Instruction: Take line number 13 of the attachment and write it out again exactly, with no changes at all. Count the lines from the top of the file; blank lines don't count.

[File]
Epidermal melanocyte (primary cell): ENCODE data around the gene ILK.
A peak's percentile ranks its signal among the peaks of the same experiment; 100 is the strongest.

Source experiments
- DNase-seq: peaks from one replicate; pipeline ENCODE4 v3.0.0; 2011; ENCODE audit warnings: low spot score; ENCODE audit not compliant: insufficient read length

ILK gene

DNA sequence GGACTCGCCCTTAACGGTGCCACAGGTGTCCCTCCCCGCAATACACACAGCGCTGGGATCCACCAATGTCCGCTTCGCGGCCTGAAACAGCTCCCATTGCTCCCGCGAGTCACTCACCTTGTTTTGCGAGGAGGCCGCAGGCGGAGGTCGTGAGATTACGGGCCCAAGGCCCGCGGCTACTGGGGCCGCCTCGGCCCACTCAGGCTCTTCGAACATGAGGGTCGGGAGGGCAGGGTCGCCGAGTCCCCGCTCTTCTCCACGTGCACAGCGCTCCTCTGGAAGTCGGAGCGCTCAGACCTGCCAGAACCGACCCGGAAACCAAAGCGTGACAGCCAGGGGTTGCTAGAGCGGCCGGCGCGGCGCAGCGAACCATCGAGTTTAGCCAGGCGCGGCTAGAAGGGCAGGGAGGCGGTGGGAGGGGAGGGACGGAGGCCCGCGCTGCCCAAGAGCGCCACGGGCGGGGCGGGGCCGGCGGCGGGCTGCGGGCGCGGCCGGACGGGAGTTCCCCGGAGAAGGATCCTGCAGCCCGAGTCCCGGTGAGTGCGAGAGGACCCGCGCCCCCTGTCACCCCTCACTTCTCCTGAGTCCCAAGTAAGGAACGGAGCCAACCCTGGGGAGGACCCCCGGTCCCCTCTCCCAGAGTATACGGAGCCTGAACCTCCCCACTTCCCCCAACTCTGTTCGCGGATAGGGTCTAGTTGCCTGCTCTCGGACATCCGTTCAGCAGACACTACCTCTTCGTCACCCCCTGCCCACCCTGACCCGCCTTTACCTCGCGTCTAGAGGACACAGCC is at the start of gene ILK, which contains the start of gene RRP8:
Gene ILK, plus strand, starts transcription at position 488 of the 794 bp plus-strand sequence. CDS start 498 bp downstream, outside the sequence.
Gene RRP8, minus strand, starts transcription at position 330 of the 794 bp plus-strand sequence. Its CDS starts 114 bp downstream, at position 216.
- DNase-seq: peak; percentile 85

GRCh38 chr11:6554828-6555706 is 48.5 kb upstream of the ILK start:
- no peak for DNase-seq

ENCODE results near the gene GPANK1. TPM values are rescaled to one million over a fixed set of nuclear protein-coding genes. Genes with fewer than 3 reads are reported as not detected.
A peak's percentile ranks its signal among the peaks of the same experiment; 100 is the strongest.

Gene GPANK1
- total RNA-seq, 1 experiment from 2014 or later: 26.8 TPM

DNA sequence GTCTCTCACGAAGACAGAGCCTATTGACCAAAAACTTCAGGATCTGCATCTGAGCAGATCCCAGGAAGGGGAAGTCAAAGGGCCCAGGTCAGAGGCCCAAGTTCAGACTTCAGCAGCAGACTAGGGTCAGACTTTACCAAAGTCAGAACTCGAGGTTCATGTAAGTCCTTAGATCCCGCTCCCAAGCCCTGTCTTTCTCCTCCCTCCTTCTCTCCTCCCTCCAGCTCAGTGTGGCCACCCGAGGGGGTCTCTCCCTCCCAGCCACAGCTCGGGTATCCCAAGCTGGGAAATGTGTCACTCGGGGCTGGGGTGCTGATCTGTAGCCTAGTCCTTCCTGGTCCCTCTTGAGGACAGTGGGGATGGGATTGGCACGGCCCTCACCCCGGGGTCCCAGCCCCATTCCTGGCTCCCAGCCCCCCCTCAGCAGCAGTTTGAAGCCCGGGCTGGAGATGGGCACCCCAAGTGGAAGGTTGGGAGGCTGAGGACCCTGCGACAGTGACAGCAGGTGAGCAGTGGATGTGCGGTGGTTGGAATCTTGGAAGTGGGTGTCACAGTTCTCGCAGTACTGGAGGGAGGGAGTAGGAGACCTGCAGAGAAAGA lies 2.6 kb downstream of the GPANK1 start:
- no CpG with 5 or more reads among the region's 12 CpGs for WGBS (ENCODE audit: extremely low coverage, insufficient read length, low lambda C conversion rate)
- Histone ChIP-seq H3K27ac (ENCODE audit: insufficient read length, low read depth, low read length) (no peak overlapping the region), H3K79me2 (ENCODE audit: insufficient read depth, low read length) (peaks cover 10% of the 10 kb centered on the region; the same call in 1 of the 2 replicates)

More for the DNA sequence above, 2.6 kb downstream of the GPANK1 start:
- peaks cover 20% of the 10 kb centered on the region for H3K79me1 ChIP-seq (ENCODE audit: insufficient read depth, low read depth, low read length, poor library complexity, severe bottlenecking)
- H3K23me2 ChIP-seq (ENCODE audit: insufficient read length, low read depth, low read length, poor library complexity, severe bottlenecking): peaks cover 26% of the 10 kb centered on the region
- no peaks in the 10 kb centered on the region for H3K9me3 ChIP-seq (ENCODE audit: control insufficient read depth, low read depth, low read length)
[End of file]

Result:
A peak's percentile ranks its signal among the peaks of the same experiment; 100 is the strongest.